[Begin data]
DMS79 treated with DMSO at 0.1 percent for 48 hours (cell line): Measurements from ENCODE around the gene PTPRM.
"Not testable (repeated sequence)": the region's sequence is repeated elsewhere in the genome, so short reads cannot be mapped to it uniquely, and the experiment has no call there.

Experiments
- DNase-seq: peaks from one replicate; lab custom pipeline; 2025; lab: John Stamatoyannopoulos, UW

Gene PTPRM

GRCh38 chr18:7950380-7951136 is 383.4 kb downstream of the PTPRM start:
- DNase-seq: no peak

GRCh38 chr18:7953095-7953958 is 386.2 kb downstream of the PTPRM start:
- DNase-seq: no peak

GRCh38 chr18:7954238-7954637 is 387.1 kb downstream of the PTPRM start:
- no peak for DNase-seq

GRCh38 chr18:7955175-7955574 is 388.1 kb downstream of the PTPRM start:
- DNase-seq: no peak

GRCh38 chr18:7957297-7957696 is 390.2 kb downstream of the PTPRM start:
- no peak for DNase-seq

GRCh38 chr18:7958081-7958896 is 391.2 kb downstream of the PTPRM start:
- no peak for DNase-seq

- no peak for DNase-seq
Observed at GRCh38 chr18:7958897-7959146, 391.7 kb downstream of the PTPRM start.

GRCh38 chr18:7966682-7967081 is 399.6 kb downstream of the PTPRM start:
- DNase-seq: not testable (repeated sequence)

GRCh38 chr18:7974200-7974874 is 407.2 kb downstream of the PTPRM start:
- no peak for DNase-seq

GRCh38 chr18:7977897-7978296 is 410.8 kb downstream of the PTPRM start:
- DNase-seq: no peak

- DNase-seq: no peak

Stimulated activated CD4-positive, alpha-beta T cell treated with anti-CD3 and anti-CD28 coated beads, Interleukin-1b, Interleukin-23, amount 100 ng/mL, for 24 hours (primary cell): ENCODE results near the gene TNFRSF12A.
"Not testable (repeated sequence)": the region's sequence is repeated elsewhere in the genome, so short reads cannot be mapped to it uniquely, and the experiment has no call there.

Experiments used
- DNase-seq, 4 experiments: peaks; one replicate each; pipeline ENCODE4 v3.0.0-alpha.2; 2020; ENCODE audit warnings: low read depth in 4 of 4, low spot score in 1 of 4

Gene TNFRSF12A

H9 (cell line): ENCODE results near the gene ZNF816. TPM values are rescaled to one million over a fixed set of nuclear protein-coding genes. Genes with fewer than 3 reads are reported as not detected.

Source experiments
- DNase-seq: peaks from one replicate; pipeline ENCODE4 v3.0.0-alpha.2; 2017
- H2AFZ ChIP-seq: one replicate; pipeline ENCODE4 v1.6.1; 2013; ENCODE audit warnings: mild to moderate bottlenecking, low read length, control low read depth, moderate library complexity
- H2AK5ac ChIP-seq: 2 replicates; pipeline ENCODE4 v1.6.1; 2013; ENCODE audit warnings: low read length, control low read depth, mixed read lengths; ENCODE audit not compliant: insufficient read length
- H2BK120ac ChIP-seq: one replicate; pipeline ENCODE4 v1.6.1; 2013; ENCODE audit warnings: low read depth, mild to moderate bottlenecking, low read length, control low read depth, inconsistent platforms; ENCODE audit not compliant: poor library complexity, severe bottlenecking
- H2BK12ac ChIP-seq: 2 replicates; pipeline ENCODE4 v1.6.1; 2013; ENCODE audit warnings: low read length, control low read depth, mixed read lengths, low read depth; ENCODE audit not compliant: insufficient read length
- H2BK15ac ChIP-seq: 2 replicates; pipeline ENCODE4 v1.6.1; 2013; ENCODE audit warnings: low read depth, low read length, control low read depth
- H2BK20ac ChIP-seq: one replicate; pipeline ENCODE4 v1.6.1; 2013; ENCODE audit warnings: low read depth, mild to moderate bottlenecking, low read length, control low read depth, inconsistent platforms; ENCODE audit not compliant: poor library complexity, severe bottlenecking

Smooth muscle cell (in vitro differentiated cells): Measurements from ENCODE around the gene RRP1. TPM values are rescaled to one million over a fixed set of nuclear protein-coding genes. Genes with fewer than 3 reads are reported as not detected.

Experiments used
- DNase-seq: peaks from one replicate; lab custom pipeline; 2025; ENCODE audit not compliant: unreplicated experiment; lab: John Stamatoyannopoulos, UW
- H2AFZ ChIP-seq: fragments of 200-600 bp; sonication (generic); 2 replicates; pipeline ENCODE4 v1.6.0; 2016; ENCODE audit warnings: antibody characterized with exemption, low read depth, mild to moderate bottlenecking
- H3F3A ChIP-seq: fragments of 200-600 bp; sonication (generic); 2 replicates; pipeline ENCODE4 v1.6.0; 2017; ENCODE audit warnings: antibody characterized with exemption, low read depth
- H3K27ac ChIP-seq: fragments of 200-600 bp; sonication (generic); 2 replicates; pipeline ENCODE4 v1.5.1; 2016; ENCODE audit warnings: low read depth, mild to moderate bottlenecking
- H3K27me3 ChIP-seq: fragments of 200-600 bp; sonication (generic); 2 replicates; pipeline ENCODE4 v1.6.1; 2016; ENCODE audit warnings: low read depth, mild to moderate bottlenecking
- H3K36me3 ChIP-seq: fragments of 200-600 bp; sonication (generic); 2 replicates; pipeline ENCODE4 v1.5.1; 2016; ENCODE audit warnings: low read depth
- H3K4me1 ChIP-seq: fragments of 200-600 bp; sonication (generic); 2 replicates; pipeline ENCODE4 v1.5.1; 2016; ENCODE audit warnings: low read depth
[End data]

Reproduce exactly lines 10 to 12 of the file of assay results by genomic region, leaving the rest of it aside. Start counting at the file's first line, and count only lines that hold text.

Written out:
GRCh38 chr18:7954238-7954637 is 387.1 kb downstream of the PTPRM start:
- no peak for DNase-seq

GRCh38 chr18:7955175-7955574 is 388.1 kb downstream of the PTPRM start: